In international route developments, United kicks off another transpacific route from San Francisco to China’s Silicon Valley; Turkish Airlines and Philippine Airlines boost capacity in a key west coast market; an African carrier begins service to Newark; New York JFK welcomes a new European airline; and a Mexican carrier drops a San Diego route, but adds a new one from SFO.
July 13 is the launch date for United Airlines’ fifth route to mainland China and its 14th transpacific route from San Francisco International. That’s the day when United begins new service from SFO to Hangzhou, the capital of China’s Zhejiang Province. The carrier will fly the route three days a week (Monday, Wednesday, Saturday) with a 787-9, departing SFO at 2:15 p.m. for the almost 13-hour flight. Hangzhou is about 102 miles southwest of Shanghai. Regarding Hangzhou, United says it is a city of nearly 9 million on China’s southeastern coast, is one of the country’s Seven Ancient Capitals and today boasts a vibrant and entrepreneurial business climate. Known as the “Silicon Valley in Paradise,” Hangzhou has a growing reputation for innovation in technology and e-commerce, and is an important manufacturing and logistics base for coastal China.
Ethiopian Airlines last week revived the Newark route that it abandoned in 2004. It is now flying between Newark and Addis Ababa via a stop in Lome, Togo, three times a week, using a 787 Dreamliner. Connections are available from both Lome and Addis Ababa to other African destinations. Ethiopian also flies to Addis Ababa from Washington D.C. and from Los Angeles via Dublin. It plans to add a fourth weekly flight on the Newark route starting August 5.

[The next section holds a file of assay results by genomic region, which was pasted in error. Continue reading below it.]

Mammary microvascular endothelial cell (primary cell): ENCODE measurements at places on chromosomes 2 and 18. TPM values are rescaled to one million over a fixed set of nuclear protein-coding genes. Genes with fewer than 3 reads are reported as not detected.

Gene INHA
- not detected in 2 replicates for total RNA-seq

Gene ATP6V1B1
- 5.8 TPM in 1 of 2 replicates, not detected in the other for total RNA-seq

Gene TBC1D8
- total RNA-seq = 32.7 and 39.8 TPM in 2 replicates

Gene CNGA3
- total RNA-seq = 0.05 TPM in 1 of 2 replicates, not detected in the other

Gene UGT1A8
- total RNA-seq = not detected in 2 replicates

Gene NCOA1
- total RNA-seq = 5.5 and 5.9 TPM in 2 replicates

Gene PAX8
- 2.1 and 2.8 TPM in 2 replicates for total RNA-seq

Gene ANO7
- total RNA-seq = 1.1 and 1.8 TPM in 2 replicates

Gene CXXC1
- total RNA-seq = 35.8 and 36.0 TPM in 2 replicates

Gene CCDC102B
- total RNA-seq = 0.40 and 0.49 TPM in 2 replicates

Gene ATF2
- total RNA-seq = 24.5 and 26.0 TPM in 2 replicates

Need to get to Belgrade? Air Serbia has kicked off the first direct service between Belgrade and the U.S. in 24 years, with a new route to New York JFK. Air Serbia is a reincarnation of the former Yugoslavian carrier JAT, aided by a big capital injection from Etihad Airways, which owns 49 percent of Air Serbia. The Serbian airline is flying to JFK-Belgrade route five times a week, using a two-class A330-200 leased from India’s Jet Airways – which is also partially owned by Etihad.
A couple of airlines are adding more flights to their Los Angeles schedules. Turkish Airlines, citing “growing consumer demand,” this week boosted frequencies on its LAX-Istanbul route from seven a week to 11, adding second eastbound flights on Mondays, Tuesdays, Wednesdays and Fridays. The carrier will use 777-300ERs, representing a total capacity increase of 64 percent. Meanwhile, Airlineroute.net reports that Philippine Airlines plans to upgrade its Los Angeles-Manila schedule from the current four flights a week to daily service starting December 6, with a 777-300ER replacing the Airbus A340-300 that the airline currently uses on the LAX route.
Mexico’s low-cost carrier Volaris is ending its service to San Diego from Mexico City after a six-year run. It’s currently down to four A320 flights a week on the route, and will drop that to two a week on August 18, before eliminating the route August 28. On July 1, Volaris launched nonstops between SFO and Guadalajara.
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